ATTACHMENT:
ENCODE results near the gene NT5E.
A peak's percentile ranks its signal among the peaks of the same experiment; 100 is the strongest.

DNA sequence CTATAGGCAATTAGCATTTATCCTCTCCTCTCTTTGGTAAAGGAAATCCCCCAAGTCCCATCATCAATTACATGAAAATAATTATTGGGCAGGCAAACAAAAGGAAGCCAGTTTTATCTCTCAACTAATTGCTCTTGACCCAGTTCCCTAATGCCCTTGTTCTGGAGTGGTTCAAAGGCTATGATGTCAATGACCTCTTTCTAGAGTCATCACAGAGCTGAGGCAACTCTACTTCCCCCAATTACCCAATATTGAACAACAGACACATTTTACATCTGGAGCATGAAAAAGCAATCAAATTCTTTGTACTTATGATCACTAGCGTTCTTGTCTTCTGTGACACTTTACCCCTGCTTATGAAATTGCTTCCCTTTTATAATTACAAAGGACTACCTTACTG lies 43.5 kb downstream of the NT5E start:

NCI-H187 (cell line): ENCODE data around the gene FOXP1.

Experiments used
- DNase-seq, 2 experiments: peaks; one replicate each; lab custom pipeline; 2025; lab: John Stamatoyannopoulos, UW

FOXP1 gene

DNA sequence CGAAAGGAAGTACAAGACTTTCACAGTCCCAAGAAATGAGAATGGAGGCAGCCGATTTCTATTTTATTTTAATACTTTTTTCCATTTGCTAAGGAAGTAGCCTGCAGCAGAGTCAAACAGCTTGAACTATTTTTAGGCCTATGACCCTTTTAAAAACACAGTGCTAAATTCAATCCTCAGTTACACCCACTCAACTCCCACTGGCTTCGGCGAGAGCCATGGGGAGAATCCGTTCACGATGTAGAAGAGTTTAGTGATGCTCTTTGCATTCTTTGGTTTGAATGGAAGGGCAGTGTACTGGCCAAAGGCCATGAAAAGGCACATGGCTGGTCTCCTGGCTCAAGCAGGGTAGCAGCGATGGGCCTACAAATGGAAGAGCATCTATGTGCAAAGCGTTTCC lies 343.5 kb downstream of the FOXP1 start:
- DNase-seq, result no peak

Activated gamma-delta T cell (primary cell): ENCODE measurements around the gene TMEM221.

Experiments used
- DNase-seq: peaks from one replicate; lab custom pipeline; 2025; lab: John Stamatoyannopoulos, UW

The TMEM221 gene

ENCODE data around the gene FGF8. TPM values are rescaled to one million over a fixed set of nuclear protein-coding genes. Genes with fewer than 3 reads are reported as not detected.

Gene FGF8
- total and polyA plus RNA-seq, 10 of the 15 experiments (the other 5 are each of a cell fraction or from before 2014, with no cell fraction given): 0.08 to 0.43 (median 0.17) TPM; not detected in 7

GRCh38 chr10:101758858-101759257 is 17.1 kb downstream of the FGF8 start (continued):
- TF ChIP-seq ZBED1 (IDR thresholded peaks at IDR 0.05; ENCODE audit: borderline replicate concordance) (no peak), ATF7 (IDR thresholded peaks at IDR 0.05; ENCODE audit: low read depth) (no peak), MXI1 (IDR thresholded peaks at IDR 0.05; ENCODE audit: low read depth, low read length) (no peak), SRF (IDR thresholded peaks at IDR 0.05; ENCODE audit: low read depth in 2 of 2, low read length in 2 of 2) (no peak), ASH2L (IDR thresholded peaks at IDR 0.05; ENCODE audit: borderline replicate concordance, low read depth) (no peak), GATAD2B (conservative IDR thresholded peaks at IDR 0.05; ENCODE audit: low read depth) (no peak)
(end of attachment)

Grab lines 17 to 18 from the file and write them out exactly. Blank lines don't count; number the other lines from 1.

GRCh38 chr10:101758858-101759257 is 17.1 kb downstream of the FGF8 start (continued):
- TF ChIP-seq ZBED1 (IDR thresholded peaks at IDR 0.05; ENCODE audit: borderline replicate concordance) (no peak), ATF7 (IDR thresholded peaks at IDR 0.05; ENCODE audit: low read depth) (no peak), MXI1 (IDR thresholded peaks at IDR 0.05; ENCODE audit: low read depth, low read length) (no peak), SRF (IDR thresholded peaks at IDR 0.05; ENCODE audit: low read depth in 2 of 2, low read length in 2 of 2) (no peak), ASH2L (IDR thresholded peaks at IDR 0.05; ENCODE audit: borderline replicate concordance, low read depth) (no peak), GATAD2B (conservative IDR thresholded peaks at IDR 0.05; ENCODE audit: low read depth) (no peak)